Rising levels of financial stress in Australia
1 June 2009
Two reports released last month reveal rising levels of financial stress in Australian households, particularly among those cut off welfare or denied any relief in the Rudd government’s May 12 budget—the unemployed, sole parents and students.
The reports, one by the Wesley Mission charity and the other by the Australian Council of Social Services (ACOSS), provide a glimpse of the human impact of the worsening recession. The Wesley Mission report—Financial Stress: The hidden human cost—is based on a survey conducted in late 2008 of the financial and human stress in households across Sydney since a previous study in 2006. The 2008 survey was conducted one year after the Rudd Labor government took office and amid the early fallout from the global financial crash.
Sydney is the nation’s financial capital. The average household income of the 450 people surveyed was just over $90,000—well above the national average of about $60,000. Yet, most of these people lived in a precarious state, in which an unexpected emergency, such as a major car repair or medical bill, could be enough to push them over the edge. Almost half had no savings, a third struggled with financial problems and one in seven were said to be on the brink of insolvency—spending more than they earned.
Among those surveyed there was a growing reliance on debt, with almost 20 percent of credit card holders unable to pay off their balances in a 12-month period. Between 2006 and 2008, there was a near 70 percent rise in the number facing other debts—the proportion owing money on an investment that required borrowing jumped from 19 percent to 32 percent, while the proportion with a personal loan from a financial institution rose from 13 percent to 22 percent. The number who would have difficulty raising $2,000 on short notice increased from 32 percent to 46 percent, with an even sharper rise in those who would have difficulty paying an extra $40 a week for bills—from 39 percent to 61 percent.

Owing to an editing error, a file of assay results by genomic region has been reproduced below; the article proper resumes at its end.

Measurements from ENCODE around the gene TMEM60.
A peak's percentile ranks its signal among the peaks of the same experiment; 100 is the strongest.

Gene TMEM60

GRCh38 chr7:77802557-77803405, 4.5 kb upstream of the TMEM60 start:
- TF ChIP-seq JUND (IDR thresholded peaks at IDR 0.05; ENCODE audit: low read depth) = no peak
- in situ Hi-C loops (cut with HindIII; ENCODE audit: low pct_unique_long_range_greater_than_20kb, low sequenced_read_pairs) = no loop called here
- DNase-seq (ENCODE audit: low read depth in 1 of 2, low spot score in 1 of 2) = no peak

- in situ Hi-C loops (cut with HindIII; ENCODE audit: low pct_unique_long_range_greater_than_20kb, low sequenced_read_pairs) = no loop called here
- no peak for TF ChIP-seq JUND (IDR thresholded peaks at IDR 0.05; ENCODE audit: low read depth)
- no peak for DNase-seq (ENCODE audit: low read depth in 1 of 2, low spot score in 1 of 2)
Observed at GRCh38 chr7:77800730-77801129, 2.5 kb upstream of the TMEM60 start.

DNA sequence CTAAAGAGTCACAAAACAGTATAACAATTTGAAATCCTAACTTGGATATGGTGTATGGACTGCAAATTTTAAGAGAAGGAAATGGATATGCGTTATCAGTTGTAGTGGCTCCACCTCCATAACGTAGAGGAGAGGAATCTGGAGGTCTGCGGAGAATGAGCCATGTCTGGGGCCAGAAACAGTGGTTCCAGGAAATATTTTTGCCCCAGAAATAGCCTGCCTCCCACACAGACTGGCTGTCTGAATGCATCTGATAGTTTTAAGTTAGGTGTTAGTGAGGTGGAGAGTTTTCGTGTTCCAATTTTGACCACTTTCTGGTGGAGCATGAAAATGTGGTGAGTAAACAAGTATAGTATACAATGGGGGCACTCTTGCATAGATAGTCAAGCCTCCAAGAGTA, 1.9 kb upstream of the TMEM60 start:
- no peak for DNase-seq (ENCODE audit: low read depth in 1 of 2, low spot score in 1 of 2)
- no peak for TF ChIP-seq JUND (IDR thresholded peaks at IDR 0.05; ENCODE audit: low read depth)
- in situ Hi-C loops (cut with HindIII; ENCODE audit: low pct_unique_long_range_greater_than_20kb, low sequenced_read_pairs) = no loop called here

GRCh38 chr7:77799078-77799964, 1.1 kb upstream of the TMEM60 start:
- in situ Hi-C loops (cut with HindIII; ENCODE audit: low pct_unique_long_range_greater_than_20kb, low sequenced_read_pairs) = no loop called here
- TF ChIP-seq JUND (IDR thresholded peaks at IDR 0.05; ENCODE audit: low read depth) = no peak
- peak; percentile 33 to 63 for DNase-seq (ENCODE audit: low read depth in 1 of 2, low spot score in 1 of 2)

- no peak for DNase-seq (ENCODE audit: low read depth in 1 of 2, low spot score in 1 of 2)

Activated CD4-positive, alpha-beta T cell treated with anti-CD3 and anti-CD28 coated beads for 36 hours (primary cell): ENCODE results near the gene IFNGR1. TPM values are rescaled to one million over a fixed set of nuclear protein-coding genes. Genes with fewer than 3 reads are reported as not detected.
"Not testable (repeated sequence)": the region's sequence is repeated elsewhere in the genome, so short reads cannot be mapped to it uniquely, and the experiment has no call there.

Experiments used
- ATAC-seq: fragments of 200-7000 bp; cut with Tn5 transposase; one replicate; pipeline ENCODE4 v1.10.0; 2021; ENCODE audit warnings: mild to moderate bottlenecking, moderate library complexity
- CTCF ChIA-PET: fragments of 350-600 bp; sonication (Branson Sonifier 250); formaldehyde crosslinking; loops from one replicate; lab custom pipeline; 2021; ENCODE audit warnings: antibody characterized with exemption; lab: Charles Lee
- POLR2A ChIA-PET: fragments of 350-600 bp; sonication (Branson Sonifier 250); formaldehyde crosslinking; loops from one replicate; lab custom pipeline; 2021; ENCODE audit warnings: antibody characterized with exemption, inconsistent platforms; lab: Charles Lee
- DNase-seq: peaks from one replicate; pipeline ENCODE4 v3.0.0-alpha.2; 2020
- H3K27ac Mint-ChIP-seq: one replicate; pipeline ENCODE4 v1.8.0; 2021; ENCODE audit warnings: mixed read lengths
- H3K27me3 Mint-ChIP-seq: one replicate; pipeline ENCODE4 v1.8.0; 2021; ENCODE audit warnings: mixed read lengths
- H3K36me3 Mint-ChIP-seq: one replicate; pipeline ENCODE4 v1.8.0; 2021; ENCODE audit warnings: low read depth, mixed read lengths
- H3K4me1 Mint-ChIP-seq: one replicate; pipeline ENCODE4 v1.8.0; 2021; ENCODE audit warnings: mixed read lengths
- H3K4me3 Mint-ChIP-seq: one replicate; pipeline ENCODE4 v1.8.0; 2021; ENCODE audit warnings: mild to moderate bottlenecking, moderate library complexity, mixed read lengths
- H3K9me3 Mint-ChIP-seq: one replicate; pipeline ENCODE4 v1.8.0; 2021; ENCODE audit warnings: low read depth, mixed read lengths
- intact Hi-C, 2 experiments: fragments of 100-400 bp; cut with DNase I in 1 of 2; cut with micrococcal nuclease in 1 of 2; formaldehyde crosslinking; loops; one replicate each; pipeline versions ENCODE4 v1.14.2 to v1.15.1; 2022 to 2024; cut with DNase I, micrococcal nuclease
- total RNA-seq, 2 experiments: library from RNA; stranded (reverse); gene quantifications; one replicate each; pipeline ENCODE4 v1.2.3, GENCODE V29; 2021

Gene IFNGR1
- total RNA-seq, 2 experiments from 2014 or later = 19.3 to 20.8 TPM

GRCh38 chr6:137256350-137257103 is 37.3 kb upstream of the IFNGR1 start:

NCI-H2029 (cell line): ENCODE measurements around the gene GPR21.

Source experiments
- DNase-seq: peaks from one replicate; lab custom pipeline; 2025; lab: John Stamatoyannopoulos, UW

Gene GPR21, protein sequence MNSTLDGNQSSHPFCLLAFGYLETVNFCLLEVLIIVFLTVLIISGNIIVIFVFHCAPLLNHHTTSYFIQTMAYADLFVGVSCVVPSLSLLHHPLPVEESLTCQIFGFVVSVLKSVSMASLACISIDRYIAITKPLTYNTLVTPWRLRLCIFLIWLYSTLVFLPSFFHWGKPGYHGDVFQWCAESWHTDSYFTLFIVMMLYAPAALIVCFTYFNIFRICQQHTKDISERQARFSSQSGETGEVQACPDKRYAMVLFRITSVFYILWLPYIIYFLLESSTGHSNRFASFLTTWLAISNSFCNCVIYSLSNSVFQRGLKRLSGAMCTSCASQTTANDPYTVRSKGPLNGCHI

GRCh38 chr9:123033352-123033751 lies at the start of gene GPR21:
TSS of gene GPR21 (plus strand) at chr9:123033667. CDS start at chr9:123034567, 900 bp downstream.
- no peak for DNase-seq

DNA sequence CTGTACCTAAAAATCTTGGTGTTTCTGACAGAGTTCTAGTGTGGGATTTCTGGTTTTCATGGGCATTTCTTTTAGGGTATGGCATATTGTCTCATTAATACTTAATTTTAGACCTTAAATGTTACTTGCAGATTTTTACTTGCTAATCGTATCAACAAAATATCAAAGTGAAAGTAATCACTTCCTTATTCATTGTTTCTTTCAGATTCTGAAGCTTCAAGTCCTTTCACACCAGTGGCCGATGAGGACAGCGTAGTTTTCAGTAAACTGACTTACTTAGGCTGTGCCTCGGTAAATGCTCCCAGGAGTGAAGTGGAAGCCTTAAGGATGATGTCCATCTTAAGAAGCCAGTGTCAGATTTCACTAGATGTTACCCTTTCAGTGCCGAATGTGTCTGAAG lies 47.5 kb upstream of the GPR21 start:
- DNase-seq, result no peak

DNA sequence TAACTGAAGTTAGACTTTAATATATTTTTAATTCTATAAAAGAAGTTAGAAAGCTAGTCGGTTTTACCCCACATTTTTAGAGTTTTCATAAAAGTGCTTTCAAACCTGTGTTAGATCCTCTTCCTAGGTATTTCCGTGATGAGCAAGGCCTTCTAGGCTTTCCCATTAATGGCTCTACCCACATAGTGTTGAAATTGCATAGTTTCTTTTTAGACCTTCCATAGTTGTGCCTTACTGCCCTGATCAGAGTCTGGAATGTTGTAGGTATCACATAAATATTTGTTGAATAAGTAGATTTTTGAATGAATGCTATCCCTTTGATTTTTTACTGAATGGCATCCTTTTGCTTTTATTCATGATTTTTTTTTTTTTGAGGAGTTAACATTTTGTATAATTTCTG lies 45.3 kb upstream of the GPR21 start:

Growing numbers were already finding it difficult to maintain basic services—23 percent could not pay their electricity, gas or telephone bills on time, compared with 13 percent in 2006. Half of all sole parents aged 30-59 years said they would have to make major sacrifices if household expenses rose by $40 a week.
Just as the survey was released, the New South Wales state Labor government announced electricity price increases of 20 percent, pushing up the cost for some households by $200 annually. The rise followed a report from the NSW Energy and Water Ombudsman Clare Petre last year detailing a 32 percent rise during 2007-08 in complaints from people being cut-off electricity or water because they were unable to pay their utility bills.
The ACOSS report, entitled Mind the Gap, points to the increased hardship facing those most disadvantaged by the 2009 federal budget. The Labor government left sole parents with $43 a week less than aged pensioners and the unemployed even further behind—$106 per week. Students brought up the rear, forced to live on $147 a week less.
While the report praises Labor’s budget for increasing the aged pension and supplements, the $33 increase for single pensioners lifts their income to just $333 a week while couples get an extra $10, bringing their benefits up to just $501 a week. These are still poverty-level payments. The ACOSS report itself refers to previous research by the Social Policy Research Centre, which indicates that even single aged pensioners who own their own homes would remain barely $16 a week above a “low cost budget” restricted to essential items.